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Biol Psychiatry. 2013 Jan 1;73(1):32-43. doi: 10.1016/j.biopsych.2012.07.005. Epub 2012 Aug 18.

Stress-induced neuroinflammation: role of the Toll-like receptor-4 pathway.

Author information

1
Department of Pharmacology, Universidad Complutense, Madrid, Spain.

Abstract

BACKGROUND:

Stressful challenges are associated with variations in immune parameters, including increased innate immunity/inflammation. Among possible mechanisms through which brain monitors peripheral immune responses, toll-like receptors (TLRs) recently emerged as the first line of defense against invading microorganisms. Their expression is modulated in response to pathogens and other environmental stresses.

METHODS:

Taking into account this background, the present study aimed to elucidate whether the toll-like receptor-4 (TLR-4) signaling pathway is activated after repeated restraint/acoustic stress exposure in mice prefrontal cortex (PFC), the potential regulatory mechanism implicated (i.e., bacterial translocation), and its role in conditions of stress-induced neuroinflammation, using a genetic strategy: C3H/HeJ mice with a defective response to lipopolysaccharide stimulation of TLR-4.

RESULTS:

Stress exposure upregulates TLR-4 pathway in mice PFC. Stress-induced inflammatory nuclear factor κB activation, upregulation of the proinflammatory enzymes nitric oxide synthase and cyclooxygenase type 2, and cellular oxidative/nitrosative damage are reduced when the TLR-4 pathway is defective. Conversely, TLR-4 deficient mice presented higher levels of the anti-inflammatory nuclear factor peroxisome proliferator activated receptor-gamma after stress exposure than control mice. The series of experiments using antibiotic intestinal decontamination also suggest a role for bacterial translocation on TLR-4 activation in PFC after stress exposure.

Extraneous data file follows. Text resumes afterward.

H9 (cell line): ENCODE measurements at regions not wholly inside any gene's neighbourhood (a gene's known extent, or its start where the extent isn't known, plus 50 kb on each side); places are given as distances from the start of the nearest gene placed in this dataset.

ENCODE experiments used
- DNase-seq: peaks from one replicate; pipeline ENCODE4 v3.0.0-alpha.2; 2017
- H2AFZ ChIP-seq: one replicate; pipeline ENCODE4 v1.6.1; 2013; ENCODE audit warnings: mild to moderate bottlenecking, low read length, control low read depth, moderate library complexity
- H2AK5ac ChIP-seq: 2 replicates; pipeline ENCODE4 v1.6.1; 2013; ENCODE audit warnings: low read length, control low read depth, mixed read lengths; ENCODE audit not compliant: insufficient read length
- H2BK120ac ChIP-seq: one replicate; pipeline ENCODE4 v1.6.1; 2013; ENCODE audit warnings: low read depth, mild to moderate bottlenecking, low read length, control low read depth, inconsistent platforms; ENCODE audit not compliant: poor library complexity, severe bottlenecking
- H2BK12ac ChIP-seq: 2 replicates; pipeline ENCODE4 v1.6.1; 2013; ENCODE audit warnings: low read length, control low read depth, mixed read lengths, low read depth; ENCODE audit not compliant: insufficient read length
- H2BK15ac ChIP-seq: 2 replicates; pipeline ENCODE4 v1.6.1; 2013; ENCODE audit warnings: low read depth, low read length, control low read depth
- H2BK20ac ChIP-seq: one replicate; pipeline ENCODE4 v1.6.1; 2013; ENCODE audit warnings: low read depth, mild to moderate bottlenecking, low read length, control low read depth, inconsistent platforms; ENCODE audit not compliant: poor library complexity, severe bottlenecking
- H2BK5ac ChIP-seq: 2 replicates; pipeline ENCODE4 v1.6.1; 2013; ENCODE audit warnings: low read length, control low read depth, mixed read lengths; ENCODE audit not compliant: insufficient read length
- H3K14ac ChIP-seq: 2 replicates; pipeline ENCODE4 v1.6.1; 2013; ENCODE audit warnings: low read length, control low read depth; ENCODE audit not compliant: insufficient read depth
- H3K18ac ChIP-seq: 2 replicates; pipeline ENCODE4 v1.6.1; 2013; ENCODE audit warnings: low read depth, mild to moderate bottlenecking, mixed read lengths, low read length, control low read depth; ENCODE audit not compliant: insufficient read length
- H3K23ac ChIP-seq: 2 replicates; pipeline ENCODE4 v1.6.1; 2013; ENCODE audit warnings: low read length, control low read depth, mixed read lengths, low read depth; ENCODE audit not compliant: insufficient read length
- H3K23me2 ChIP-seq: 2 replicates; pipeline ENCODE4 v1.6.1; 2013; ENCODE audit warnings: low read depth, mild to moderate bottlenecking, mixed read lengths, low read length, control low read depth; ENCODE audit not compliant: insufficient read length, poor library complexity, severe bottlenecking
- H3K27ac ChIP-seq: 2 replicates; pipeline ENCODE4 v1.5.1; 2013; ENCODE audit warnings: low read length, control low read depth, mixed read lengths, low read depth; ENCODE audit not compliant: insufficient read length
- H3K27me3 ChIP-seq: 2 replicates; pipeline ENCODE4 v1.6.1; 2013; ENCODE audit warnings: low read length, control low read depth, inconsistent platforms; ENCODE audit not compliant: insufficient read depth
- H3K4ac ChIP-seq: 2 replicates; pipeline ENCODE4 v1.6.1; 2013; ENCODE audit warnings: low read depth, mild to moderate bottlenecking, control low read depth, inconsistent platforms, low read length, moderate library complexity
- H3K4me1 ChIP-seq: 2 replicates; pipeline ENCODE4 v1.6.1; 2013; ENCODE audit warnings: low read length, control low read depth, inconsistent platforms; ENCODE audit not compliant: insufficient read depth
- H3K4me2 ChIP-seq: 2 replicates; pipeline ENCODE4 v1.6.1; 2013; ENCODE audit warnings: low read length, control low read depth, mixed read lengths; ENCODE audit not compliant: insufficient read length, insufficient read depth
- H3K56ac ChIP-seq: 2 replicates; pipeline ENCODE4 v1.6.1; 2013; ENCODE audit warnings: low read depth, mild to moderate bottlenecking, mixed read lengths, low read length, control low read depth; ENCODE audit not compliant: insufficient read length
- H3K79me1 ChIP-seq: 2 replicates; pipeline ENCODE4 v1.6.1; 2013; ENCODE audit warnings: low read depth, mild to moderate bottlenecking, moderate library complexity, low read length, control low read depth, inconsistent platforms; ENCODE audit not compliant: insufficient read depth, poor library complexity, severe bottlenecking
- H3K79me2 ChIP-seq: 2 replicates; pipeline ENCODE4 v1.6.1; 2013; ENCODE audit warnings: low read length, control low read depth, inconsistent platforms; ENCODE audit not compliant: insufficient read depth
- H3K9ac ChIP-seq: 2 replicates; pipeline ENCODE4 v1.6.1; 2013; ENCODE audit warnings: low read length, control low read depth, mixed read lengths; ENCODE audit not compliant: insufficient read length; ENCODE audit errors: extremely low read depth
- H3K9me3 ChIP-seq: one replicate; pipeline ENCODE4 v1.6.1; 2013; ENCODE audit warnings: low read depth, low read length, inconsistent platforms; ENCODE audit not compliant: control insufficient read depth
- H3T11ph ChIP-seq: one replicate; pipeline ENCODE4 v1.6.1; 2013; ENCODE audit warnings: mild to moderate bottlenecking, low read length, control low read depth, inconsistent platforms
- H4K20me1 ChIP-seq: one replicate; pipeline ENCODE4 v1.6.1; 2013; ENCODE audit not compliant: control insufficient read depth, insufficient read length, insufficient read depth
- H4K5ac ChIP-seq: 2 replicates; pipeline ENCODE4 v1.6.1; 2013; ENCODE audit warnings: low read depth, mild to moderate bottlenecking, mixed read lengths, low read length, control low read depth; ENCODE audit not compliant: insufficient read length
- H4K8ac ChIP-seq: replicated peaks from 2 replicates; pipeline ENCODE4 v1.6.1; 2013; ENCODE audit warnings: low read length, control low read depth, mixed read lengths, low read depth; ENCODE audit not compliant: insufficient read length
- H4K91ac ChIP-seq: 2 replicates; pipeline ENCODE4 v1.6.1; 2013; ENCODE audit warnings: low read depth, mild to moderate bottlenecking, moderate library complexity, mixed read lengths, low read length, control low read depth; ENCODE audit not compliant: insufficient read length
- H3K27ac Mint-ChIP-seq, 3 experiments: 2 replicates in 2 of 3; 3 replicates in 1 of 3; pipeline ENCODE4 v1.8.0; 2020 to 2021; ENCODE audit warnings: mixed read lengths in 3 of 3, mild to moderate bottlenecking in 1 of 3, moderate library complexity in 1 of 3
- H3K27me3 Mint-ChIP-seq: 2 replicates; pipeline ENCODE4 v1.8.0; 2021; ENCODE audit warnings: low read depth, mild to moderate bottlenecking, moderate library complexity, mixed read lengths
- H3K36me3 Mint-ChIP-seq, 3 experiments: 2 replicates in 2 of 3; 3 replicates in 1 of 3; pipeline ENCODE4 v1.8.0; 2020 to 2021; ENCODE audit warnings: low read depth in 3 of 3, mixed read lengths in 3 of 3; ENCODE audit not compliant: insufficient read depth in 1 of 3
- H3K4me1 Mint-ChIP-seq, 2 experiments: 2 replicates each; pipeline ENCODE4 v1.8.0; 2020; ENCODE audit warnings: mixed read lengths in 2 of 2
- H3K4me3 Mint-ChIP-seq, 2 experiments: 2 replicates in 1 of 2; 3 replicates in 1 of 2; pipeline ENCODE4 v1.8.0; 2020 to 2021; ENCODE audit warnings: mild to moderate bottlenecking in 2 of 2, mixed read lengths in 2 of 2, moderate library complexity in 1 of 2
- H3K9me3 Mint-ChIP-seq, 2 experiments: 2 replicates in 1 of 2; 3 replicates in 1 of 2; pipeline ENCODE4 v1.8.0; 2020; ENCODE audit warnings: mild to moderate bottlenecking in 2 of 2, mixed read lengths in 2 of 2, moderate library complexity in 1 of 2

CONCLUSIONS:

Taken together, all the data presented here suggest a bifunctional role of TLR-4 signaling pathway after stress exposure by triggering neuroinflammation at PFC level and regulating gut barrier function/permeability. Furthermore, our data suggest a possible protective role of antibiotic decontamination in stress-related pathologies presenting increased intestinal permeability (leaky gut) such as depression, showing a potential therapeutic target that deserves further consideration.

PMID:
22906518
DOI:
10.1016/j.biopsych.2012.07.005
[Indexed for MEDLINE]

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